weaken the system so that dis
ease cannot be warded off. Take
Foley's in time. Sold every
, , ,
SETTLEMENT ON JAPAN
POLICY j IS IMPERATIVE
(Continued from page 1)
VISALIA. Cal.. Jan. 26 Crys
tal 'Cave, described by Stephen T(
Mather, dlrectbr ot national parks
tt: America. I. to be opened to the
Secretary Davis concerning the
status of international cables di
rected several questions toward
other subjects Including Japanese
165, Lynn Placing -th 3 occupation of Vladivostok and
state and all political subdivisions
under the workmen's ' compensa
tion act and submitting to the
II. 1$. 167, Hindman and Kor
ell To regulate persons doing
business under an assumed name
and repealing sections -7777 to
7792. inclusive. Oregon laws.
H. B. 168. substitute for H. B;
14. by live stock committee To
provide for punishment of per
4 Not only are Chinese fresh frozen, and dried eggs being
received at San Francisco, Portland and Seattle in great
quantities, but the following from the Produce News of Jan
uary 17 reports big shipments pi Chinese, and Argentine eggs
arriving in New York City :
V "Announcement last week of the first arrival of sterilized
eggs from Chma nas caused considerable comment from the I sons oermtttinit live stock to run
a i m. - i 1 1 i it- .
traae. i nese eggs nave oeen reconuiuonea ana are seiung at
58 to 60c. Just what they lost on reconditioning is not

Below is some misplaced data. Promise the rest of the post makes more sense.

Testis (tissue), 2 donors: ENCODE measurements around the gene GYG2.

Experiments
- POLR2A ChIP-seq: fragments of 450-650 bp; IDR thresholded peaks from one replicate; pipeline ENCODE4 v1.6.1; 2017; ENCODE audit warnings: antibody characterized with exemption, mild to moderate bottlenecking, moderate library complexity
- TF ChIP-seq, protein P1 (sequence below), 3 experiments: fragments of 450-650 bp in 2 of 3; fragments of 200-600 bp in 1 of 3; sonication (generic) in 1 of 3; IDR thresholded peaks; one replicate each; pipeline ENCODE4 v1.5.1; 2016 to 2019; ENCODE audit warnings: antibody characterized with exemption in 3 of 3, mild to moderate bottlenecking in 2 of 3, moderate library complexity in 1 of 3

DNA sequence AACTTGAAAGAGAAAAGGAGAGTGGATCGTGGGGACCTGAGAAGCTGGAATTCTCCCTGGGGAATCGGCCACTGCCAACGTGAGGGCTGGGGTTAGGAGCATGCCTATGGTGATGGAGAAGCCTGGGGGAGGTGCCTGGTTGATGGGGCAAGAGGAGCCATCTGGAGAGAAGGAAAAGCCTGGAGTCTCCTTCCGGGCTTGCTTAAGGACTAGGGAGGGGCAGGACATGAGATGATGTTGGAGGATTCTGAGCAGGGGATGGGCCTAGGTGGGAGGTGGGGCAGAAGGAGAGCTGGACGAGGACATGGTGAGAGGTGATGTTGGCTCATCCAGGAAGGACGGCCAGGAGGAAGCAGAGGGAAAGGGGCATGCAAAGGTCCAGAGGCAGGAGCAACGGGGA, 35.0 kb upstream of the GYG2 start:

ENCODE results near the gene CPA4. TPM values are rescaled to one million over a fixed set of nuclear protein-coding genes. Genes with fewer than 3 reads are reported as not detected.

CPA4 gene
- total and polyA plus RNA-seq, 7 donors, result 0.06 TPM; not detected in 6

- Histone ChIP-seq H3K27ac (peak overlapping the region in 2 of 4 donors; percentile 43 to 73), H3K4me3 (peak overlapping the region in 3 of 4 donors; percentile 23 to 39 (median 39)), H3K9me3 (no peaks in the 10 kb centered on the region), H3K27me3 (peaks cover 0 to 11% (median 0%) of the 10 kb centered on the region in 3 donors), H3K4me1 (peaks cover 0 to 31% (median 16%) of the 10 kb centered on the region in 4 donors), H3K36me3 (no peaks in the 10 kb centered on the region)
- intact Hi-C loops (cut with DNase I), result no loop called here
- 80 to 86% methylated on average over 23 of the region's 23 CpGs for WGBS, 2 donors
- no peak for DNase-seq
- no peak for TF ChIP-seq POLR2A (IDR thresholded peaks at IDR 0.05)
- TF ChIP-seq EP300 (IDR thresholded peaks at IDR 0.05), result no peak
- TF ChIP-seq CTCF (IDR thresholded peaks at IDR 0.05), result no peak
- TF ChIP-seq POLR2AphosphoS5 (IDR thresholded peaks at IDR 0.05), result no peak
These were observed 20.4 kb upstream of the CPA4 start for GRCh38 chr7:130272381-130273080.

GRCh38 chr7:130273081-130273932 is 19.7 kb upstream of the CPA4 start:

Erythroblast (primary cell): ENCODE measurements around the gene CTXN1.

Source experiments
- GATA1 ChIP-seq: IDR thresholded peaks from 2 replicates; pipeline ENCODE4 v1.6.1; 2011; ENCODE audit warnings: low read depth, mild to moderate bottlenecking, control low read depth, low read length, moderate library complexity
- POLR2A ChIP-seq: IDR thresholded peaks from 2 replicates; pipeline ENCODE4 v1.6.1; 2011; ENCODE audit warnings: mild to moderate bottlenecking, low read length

known. s During tlie week Carl Ahlers received two cars of
fresh eggs from China via San Francisco. These were not
sterilized but arrived in good condition and are giving satis
faction. - ' - :
The Tupman Thurlow Co. this week unloaded from the
with stolen doubloons, has begun
on tbe Atlantic coast -of Florida,
between Deerfleld and Beca Ba-
tone. Romance has lured ton
time a group of adventurous men
of Deerfleld and thereabouts to
dig in the ocean's bottom for the
bucaneers pirate ship which tra
dition said bad hauled too close
for the treacherous shores when
the search has begun operations
where the galleon is supposed to
have sunk in the sands
This is only one of the many
adventures off the South Florida
coast which In tbe old days be
fore tbe advent have brought up
a few ancient hulls yhich bad been
deeply buried in sand, some dat
ing back five or six centuries.
But so far no ship thus recovered